There is a story told by a person who felt both messages in the gospel scripture Luke 6:17-26 in a very personal way in an experience. This person was connected to a congregation that had a pattern of doing short-duration mission work in a foreign country. The mission work in this instance was the funding and building of a clinic in a very poor community. Before the clinic was built, the people who lived in the community had no access to even the most basic types of healthcare. There wasn't even a place to get aspirin. As one visitor to the community had said a few years before, "if a sick child doesn't get well because it is loved and prayed for, then that child doesn't get well." It was this observation that motivated the leadership of the congregation to build the clinic.
So, the clinic was built. And the community had a basic health resource for the first time ever. Lives were saved and changed. A family that lived in the community decided to thank the members of the congregation who had been there building the clinic. They decided to have a meal to honour the visitors. This family was very poor. The guests at the meal found the host's home to be three non-mortared walls of cinder blocks. The roof was corrugated metal, lying on poles, held down by rocks. The kitchen was outside and consisted of a hearth with a grate and a clay oven. There were no chairs, no table. The plates were metal.
The food was glorious. There was chicken and rice, beans, well-seasoned avocados, a fresh chutney’s, tropical fruits, and sugared pastries. There was fresh, hot, hand-made bread rolls/damper. To drink, there were Soft drinks and a bottle of brandy. During the meal the guest realized that the cost of the food was equal to more than six weeks of income for the hosts. The guest also realised that was more money than that was on his person. The first thought was to give the hosts the money after the meal. But upon reflection he concluded that the gift would be patronizing and would dishonour the hosts. The next thought was to give the money to the priest who was rector of the congregation so that the priest could slip the money to the hosts. But again, upon reflection, he could only conclude that the action would dishonour the hosts. Finally, he decided to simply enjoy the meal with profound appreciation and gratitude.
Later, the guest said this about the experience. "It was the greatest honour I have even received. That family spent six weeks of income to thank and honour me. No one else has ever come close to that. I realised that the host family is the richest family that I know. They are so rich that they can spend six weeks of income on a banquet to honour someone that they will never see again in this world. I only spent about a month's worth of income to celebrate our child's wedding. And that marriage has given me grandchildren who are the dearest things in my life. I am poor and stingy. My hosts are rich and generous.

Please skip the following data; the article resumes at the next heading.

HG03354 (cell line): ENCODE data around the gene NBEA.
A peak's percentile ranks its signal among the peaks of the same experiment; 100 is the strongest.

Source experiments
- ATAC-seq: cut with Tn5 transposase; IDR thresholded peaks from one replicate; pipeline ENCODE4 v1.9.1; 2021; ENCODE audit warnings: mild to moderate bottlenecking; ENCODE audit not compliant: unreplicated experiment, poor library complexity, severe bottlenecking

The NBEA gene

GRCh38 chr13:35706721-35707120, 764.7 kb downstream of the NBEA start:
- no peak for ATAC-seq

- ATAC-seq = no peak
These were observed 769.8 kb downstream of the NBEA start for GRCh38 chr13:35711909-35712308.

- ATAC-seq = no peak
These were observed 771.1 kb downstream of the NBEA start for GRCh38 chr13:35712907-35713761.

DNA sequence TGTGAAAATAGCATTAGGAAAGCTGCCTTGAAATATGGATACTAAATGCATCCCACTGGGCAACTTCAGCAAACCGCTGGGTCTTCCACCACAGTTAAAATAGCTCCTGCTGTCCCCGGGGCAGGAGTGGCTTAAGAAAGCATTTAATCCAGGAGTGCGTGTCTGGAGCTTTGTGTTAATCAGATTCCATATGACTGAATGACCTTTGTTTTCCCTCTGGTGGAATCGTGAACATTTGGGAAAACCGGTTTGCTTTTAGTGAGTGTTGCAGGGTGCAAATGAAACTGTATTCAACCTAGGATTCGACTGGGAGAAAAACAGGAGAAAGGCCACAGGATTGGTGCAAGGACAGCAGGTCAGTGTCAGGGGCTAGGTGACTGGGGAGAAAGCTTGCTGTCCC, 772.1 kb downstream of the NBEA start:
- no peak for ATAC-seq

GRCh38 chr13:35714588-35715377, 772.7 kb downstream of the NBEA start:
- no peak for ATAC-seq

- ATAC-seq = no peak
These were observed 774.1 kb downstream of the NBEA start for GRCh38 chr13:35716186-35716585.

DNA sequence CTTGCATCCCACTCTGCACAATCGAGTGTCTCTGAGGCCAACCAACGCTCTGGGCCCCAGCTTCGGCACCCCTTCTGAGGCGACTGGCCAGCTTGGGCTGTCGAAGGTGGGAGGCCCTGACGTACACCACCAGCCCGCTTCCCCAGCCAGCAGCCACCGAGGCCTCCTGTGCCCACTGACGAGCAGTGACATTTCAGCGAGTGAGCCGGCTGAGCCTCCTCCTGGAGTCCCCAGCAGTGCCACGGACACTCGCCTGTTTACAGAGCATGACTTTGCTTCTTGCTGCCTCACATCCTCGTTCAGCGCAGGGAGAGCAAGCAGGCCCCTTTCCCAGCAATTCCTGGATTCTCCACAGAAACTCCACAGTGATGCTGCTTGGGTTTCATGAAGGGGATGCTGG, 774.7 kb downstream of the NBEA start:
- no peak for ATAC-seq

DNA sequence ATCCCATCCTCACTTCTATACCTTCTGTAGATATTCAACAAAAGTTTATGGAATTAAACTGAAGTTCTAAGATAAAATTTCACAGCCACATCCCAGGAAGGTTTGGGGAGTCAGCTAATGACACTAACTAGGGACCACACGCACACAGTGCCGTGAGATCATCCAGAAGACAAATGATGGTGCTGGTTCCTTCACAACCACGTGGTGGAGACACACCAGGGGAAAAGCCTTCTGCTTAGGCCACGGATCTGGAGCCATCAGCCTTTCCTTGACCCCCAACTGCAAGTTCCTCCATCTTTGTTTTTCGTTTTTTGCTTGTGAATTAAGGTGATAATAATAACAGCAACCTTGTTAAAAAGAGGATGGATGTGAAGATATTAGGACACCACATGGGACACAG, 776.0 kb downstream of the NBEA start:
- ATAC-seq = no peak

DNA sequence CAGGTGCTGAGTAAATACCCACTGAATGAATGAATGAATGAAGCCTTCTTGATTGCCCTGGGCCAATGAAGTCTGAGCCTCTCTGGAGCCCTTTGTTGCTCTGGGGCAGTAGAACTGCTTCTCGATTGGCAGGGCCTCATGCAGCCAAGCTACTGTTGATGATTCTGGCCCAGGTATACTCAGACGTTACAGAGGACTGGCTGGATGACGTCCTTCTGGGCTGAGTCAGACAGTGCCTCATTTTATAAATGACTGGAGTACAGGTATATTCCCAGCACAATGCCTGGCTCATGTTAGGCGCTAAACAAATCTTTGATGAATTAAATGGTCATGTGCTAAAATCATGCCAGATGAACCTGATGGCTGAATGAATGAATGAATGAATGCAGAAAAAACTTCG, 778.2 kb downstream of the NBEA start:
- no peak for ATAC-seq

This is a challenging text for many to interpret. Luke’s text (commonly referred to as the Beatitudes) points to the manifestation of God in and across our lived experiences. It is challenging because it requires us to see God in places and in ways that are antithetical to the world’s priorities and perspectives. As Christians, we are called to use a formula inverse to that provided by society. The world only sees blessing in the signs and wonders that are principally material in nature, ornate by design, signified by status, and socially accepted or approved. However, God’s priorities do not align with the world. God’s blessing is grace. It is operating and living in the preferences and expectations of God. God blesses those whom society marginalises.
As James Cone teaches, “Christian theology is a theology of liberation, and its task should be concerned with explicating the meaning of God’s liberating activity so that those who labour under enslaving powers will see that forces of liberation are the very activity of God.” Our God is God of the oppressed. God through Jesus Christ intends to liberate the captive; heal the sick; empower the poor and weak; uplift the downtrodden; and radically transform the political, social, and economic systems of this life. And boy does our world need this transformation rather than more walls.
God can and will show up in real and necessary ways. Christians are called to see God evidenced, or made real, in tangible and intangible forms within our lives. Ultimately, if we follow God’s call, we will create conflict with the world around us. Society seeks to reinforce its own values, and the prioritising of God’s values will make us antithetical and antagonistic to the world. But through God’s grace, we are blessed even in our discomfort. We are blessed through entering into a new way of being in which we reject the rubric that society attempts to use to measure our lives.